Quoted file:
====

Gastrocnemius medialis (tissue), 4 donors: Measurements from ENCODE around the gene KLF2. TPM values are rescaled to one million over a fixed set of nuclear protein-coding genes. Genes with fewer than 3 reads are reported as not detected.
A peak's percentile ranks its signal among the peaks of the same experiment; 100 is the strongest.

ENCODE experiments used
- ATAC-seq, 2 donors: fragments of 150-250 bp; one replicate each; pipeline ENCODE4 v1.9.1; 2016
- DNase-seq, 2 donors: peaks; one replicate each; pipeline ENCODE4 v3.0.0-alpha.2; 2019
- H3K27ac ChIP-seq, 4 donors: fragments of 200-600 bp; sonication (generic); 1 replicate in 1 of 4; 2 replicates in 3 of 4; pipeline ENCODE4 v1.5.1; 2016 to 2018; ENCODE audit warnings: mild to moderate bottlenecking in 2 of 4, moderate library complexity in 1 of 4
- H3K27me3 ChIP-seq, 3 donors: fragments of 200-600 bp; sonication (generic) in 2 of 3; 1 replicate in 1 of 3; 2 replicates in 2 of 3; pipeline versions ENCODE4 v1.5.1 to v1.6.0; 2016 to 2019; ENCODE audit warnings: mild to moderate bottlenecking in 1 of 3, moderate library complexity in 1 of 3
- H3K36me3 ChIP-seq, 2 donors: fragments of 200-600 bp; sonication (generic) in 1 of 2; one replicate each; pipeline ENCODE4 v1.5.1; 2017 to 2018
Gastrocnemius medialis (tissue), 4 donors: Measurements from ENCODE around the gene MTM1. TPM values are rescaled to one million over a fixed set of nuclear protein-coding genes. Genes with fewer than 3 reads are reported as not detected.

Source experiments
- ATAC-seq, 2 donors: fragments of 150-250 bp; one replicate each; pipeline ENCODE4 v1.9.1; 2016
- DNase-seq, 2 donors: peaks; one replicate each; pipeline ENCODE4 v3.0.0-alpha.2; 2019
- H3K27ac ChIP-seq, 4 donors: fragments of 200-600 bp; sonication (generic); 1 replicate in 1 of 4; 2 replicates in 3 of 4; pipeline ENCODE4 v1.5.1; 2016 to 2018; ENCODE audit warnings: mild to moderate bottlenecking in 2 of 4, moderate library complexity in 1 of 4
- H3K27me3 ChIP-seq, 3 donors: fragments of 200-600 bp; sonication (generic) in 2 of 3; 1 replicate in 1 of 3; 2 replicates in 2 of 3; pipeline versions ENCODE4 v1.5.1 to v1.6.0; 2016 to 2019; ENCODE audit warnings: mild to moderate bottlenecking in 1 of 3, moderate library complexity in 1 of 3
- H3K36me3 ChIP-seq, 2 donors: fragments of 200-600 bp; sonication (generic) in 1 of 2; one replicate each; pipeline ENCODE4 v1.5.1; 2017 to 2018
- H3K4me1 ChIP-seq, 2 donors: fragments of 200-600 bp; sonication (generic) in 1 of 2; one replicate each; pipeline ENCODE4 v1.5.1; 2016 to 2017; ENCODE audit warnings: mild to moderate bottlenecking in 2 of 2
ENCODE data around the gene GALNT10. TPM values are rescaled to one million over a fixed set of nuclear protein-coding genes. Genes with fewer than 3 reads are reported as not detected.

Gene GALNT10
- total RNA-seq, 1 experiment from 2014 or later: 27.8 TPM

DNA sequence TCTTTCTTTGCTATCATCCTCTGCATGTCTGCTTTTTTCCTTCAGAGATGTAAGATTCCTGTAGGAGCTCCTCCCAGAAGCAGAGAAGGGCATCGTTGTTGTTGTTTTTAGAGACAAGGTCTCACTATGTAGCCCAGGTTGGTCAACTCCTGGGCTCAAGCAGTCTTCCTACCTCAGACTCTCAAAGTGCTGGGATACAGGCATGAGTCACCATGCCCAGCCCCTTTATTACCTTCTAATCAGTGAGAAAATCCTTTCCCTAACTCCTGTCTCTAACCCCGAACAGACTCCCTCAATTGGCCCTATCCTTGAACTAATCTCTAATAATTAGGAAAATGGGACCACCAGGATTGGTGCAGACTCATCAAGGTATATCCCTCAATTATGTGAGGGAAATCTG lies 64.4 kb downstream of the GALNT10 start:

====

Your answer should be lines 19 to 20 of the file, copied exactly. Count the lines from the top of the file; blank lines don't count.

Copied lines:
- total RNA-seq, 1 experiment from 2014 or later: 27.8 TPM

DNA sequence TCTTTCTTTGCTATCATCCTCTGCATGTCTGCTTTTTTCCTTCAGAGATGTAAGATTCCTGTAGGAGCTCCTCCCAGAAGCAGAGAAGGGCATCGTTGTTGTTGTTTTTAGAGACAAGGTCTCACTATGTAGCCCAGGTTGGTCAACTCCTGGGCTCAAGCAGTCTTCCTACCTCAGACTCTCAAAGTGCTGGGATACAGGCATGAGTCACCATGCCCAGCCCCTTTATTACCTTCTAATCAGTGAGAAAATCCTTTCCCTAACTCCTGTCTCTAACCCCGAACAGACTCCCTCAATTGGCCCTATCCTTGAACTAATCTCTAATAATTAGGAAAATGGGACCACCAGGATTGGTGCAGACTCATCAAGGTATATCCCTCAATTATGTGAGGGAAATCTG lies 64.4 kb downstream of the GALNT10 start: